You’re in Virginia running through a dark forest on a ridge above the Shenandoah Valley. You’re exhausted. It’s about 24 hours into the race and the first hint of dawn is turning the black forest into a shadowy gray ghost world. Up ahead you spot a big horizontal shape and a vertical shape sticking up behind it.
By God, you see it clearly now. It’s a pair of long-haired girls sitting behind a piano. Wait a minute! You’re closer now. It’s a guy riding a chopper with long handlebars, right out of Easy Rider. A few steps closer and, hold on, for crying out loud, it’s actually a big crashing wave with a dolphin leaping up behind it. Wow, you wouldn’t have thought there’d be a wave crashing over the forest floor, would you?
But there it is. Each vision was as distinct and vivid as a cellphone snapshot, but the dolphin and its wave dissolved when I got even closer and directed my flashlight beam at a big chunk of fallen tree trunk with a bushy little sapling sticking up behind it. No girls, motorcycles or sea dwelling mammals, just underbrush. The Massanutten Mountain Trails 100 was now getting to me, and my eyes were playing their weird tricks. A few minutes later I ran through an area full of tree stumps, which at first I could have sworn were robot men buried up to just below their shoulders in the ground.
Running through the night is one of the great adventures of ultrarunning and not to be missed, but you need to be prepared for some strangeness, some altered states of consciousness and possibly some very disconcerting hallucinations.
The dark, the often unfamiliar territory and the crazy bouncing beam of your light all unite to make running at night a pretty strange experience, even when you’re feeling chipper. Add in fatigue and exhaustion from running all day and your body’s natural desire to shut down at night and sleep, and you really face a challenge. The shadows from weeds in and along the trail become skittering animals under your feet. Your flashlight beam touches an overhanging branch in your peripheral vision and it becomes a leaping mountain lion. Diminished depth perception flattens out the roughness of the trail and you get tripped up. Be sure to practice some night running before your big event so you can dial in your lighting and get accustomed to the shadows, the footing and the feel of running in the “tunnel” of light that your beam creates.
With exhaustion, your mind loses its sharp focus and you can start making some bad judgments. I have a tendency to start questioning the markings on the trail. I’ll convince myself that the last confidence marker was miles back and conclude that I’m off course. In one race I turned around three times to backtrack to the last flag only to encounter the same two women coming up behind me who assured me I was still on the right trail. Your concentration can lapse and you can miss a turn. Time seems to stretch out and one hour’s run to the next aid station can feel like four hours. Trying to calculate your pace and finish time or time to the next cutoff can be wildly faulty. Better to just keep going as long as you’re making the cutoffs and let things play out rather than conclude that you’re not going to finish. A tired mind will also cast about for excuses to quit. Be ready to summon up your unreasoning and illogical determination to finish. The bizarro reason and logic of your 3 a.m. mind might be leading you astray.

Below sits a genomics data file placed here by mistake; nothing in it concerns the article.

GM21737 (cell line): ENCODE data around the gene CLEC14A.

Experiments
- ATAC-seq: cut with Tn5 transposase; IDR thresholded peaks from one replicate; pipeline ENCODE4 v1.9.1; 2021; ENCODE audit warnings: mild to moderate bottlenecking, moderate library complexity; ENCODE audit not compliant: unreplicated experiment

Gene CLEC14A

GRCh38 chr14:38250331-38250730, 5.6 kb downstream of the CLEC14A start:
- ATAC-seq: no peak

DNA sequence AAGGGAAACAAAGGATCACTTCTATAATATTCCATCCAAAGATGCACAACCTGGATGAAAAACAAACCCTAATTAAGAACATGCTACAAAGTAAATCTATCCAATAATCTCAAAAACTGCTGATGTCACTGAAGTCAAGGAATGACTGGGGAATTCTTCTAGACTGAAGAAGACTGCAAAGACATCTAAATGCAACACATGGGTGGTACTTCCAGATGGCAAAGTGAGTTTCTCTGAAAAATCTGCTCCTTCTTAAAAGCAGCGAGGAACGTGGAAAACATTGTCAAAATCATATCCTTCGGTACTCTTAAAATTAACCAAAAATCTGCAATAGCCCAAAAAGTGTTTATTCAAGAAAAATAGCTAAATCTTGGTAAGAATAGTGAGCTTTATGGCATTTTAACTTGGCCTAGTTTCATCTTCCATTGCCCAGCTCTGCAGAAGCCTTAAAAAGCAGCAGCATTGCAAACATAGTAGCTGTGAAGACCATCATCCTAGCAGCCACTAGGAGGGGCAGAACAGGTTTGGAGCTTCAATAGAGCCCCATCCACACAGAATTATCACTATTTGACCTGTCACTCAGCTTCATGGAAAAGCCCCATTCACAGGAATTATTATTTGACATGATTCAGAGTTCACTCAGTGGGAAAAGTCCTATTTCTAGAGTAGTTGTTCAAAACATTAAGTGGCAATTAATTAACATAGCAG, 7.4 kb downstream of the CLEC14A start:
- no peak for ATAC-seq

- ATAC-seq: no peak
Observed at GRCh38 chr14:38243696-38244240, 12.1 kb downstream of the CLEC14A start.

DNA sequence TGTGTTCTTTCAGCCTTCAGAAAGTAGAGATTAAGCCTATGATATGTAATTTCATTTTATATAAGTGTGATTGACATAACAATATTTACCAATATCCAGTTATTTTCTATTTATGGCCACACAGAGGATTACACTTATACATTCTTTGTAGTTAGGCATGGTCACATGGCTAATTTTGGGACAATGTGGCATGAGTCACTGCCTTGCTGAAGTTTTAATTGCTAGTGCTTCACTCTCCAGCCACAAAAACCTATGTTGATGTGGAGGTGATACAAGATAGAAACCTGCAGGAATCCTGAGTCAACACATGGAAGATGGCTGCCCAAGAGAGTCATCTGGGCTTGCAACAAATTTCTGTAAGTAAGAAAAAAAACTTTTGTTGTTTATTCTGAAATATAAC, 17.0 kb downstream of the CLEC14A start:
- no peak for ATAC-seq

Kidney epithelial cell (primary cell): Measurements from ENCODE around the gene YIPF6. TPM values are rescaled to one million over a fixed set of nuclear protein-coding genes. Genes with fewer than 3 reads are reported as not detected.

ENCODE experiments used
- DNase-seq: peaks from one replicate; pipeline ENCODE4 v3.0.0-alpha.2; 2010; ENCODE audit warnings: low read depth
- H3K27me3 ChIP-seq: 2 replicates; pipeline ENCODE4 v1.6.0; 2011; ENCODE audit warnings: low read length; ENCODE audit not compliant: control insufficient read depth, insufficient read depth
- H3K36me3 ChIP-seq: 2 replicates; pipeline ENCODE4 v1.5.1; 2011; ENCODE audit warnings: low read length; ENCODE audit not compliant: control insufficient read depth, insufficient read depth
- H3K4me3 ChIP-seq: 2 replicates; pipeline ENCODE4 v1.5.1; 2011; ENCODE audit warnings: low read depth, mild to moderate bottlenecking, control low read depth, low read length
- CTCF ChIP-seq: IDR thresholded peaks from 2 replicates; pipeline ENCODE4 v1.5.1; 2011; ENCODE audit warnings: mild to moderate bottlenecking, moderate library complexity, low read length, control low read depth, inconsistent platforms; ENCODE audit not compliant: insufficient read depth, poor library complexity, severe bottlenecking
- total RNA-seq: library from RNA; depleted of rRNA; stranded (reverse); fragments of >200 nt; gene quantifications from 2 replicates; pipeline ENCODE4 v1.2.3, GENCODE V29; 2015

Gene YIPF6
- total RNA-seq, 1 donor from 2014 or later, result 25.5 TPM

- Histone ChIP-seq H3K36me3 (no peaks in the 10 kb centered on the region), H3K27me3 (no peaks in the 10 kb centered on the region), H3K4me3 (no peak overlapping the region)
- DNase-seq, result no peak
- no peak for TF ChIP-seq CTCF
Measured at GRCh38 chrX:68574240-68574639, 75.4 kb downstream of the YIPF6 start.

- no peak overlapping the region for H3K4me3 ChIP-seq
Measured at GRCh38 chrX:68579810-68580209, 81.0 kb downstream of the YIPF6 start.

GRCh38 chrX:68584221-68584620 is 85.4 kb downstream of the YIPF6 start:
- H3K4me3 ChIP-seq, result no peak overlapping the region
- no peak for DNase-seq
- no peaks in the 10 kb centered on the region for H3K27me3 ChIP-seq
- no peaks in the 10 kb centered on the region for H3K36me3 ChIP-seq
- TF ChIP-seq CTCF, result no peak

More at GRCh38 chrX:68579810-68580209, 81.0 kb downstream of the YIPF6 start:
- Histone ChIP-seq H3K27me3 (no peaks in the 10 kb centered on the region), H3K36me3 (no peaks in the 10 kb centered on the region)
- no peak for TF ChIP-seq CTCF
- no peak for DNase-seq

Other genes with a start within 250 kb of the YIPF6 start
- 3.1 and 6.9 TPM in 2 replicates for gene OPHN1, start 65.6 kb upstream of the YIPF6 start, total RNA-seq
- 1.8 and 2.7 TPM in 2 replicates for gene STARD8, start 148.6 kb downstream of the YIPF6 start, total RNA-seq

And then there are the visions you can get when the light is dim and your eyes start manufacturing things out of any indistinct shape nearby. If I stare at a tangle of branches long enough, my mind will inevitably create something sitting on a branch looking back at me. My first ever vision came in the morning hours at Angeles Crest as my pacer and I were making our way down to Pasadena. We were in a canyon and I saw two enormous cartoon figures that had been constructed on the canyon wall opposite the trail we were on. It never even occurred to me that they weren’t real. I thought to myself, Well, Hollywood and the movie industry are right down below us. These must be some kind of enormous set.
“How do you like those cartoon figures?” I asked my pacer.
He looked at me, looked at the canyon wall where I was looking, and said, “Those are just rocks over there.”
Runners also often report straight-out hallucinations, such as another runner running beside them, or runners or bodies of runners lying next to the trail (although sometimes you do see a real live runner sprawled out next to the trail). I once approached an aid station where a guy was standing in the doorway of a lit up tent talking to a girl who had the hood of her green sweatshirt pulled up over her head. I went into the tent and sat down, noticed the girl wasn’t there, and asked the guy where his friend went. He said he was working the aid station alone.
All this can get pretty spooky. Running with a pacer or another runner will cut way back on the fear factor. If you’re alone, you need to simply accept the strangeness as part of the process of running through the night. If nothing else, a couple of frightening visions will keep you on your toes and help you fight off the urge to sleep. Plus, what is ultrarunning all about if not adventure, and believe me, the night can be full of adventure.